There is much more detail than what I have posted today. I'll post some effigy pipe pics from Tremper mound later.
          "The education of a man is never completed until he dies." Robert E. Lee

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          • #6
            May I also note that a small conical mound used to be on the very ridge that I live. It was dozed flat by a farmer who wanted a Tobacco field in the 1930's. Now it's all wooded around here, so hunting a plowed field is impossible. But there are plenty of creeks!
            "The education of a man is never completed until he dies." Robert E. Lee

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            • #7
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              Over 90 effigy pipes came from Tremper mound. I think there were 136 in all.
              "The education of a man is never completed until he dies." Robert E. Lee

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              • #8
                Great topic KP. I live where the Caddo also built mounds. There is a state park some 20 miles away. All the artifacts there on display are replica's the original one's were put back in the mounds.

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                • Kentucky point
                  Kentucky point commented
                  Editing a comment
                  Mounds in Texas? That's a first for me. From what I found on the internet, it looks like a cool place!

                  If I was the NP service, I wouldn't advertise that a bunch of rare Indian artifacts are still buried there. It sounds like to much temptation for looters.

                • hudson
                  hudson commented
                  Editing a comment
                  There is security on duty 24-7

              • #9
                I found this link. I don't know if it's true, but it is very interesting.


                https://www.newswire.com/news/portsm...-world-7332408
                "The education of a man is never completed until he dies." Robert E. Lee

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                • #10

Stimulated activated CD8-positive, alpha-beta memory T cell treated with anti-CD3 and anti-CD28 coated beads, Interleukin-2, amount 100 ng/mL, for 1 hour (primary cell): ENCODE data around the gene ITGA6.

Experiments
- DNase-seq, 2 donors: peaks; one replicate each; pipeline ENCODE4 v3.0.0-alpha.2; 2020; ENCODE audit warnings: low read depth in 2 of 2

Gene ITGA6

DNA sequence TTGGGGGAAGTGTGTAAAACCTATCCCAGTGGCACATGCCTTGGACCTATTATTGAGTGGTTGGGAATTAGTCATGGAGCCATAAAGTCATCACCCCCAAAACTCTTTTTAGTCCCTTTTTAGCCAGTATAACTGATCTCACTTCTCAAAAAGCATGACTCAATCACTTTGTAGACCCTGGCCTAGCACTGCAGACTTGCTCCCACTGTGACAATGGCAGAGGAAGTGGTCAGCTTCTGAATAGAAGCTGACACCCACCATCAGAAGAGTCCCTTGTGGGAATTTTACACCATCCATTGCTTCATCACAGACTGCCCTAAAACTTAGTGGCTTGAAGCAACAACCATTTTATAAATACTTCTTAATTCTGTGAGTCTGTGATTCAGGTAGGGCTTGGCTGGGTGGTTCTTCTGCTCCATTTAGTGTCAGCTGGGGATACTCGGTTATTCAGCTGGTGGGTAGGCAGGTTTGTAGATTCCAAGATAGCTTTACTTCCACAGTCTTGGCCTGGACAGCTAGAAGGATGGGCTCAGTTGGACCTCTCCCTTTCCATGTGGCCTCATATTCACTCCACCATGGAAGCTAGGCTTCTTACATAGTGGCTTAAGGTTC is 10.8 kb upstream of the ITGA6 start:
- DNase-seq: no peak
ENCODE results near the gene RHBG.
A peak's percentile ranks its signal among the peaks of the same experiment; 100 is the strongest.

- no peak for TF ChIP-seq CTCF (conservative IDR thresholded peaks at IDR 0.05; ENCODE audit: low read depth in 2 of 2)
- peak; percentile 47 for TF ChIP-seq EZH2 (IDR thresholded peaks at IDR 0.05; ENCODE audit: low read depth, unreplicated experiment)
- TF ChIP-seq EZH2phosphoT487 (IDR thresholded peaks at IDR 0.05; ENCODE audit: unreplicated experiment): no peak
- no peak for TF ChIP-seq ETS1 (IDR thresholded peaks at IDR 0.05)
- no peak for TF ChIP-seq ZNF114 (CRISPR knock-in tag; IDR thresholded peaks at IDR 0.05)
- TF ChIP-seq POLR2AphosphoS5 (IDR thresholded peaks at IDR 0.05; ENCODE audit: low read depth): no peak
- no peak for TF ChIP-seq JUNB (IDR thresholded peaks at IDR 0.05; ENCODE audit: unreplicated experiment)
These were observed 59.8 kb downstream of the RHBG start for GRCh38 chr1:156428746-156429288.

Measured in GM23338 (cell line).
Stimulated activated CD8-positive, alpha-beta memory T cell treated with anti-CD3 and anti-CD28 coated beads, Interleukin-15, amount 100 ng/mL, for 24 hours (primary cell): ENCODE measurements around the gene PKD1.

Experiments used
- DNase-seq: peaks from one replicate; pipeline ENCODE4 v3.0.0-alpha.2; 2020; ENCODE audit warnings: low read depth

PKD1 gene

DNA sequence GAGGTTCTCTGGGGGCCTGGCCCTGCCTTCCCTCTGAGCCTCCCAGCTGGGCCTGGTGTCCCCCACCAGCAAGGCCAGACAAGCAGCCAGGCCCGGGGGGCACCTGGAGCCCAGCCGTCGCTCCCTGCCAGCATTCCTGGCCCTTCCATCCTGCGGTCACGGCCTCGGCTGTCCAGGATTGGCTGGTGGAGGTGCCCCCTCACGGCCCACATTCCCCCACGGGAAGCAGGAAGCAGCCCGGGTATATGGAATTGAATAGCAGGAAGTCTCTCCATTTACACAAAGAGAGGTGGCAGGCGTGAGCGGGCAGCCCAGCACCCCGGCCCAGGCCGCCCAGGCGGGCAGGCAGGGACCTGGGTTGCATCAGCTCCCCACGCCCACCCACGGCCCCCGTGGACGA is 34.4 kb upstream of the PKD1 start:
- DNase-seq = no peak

The Hopewell network, trade,and culture is absolutely fascinating KP! I love that someone your age loves their prehistory so much! Their trade led them here to Western North Carolina for Mica. I'm a long way from Portsmouth just over 300 miles but the Hopewell influence is very noticeable here. One of the more studied spots here in WNC is the Garden Creek Site which mound 2 is a platform mound with Hopewell features and artifacts such as; bar gorgets, clay figurines, Hopewell dentate stamped, zone incised, and Rocker Stamped potsherds. Lots of Ohio lithics are found here such as Ohio Chalcedony blades and Ohio flint and Cherts. You are in an awesome place thanks for the great post!!

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                  • Kentucky point
                    Kentucky point commented
                    Editing a comment
                    I really love the history around here. I thought it would be cool to share it with the rest of you guys.

                    Take a look at Hopewell distribution map on Wikipedia. They really got around!

                • #11
                  Thank you so much for these eye opening posts! I am in amazement! Is that a word?

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                  • Kentucky point
                    Kentucky point commented
                    Editing a comment
                    Yes that's a word

                    Thanks!

                • #12
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                  Some cool pics of Mound Park in Chillicothe Ohio.
                  "The education of a man is never completed until he dies." Robert E. Lee

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                  • #13
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                    "The education of a man is never completed until he dies." Robert E. Lee

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                    • #14
                      "The education of a man is never completed until he dies." Robert E. Lee